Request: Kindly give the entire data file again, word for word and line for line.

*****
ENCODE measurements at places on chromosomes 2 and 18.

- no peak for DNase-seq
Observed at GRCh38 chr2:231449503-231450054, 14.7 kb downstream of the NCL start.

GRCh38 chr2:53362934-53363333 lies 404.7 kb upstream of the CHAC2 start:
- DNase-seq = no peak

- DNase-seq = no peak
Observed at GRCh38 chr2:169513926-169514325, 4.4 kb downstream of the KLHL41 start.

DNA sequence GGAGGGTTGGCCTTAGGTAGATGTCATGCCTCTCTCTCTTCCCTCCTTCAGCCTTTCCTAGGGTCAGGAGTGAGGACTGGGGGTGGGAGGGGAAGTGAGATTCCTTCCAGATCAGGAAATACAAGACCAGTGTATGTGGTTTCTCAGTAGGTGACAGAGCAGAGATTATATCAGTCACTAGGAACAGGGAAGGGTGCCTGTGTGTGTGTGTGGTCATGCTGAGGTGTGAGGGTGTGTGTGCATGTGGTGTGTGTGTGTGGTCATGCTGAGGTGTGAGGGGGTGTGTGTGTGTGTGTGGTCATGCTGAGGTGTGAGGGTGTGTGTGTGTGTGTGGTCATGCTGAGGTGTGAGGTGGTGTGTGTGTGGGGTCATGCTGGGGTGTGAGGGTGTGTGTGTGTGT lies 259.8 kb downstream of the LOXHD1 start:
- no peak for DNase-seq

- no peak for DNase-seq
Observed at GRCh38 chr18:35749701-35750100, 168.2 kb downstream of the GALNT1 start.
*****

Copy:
ENCODE measurements at places on chromosomes 2 and 18.

- no peak for DNase-seq
Observed at GRCh38 chr2:231449503-231450054, 14.7 kb downstream of the NCL start.

GRCh38 chr2:53362934-53363333 lies 404.7 kb upstream of the CHAC2 start:
- DNase-seq = no peak

- DNase-seq = no peak
Observed at GRCh38 chr2:169513926-169514325, 4.4 kb downstream of the KLHL41 start.

DNA sequence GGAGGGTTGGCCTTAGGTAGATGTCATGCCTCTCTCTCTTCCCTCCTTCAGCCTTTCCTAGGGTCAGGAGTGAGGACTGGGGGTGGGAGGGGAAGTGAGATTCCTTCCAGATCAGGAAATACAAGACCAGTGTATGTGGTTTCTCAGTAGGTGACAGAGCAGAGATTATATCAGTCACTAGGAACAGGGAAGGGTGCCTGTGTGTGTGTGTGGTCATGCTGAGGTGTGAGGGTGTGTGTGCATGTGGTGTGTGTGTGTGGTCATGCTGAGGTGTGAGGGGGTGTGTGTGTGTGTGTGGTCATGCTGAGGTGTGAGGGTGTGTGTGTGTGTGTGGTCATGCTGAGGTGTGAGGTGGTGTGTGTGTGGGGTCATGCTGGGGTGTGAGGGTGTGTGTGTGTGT lies 259.8 kb downstream of the LOXHD1 start:
- no peak for DNase-seq

- no peak for DNase-seq
Observed at GRCh38 chr18:35749701-35750100, 168.2 kb downstream of the GALNT1 start.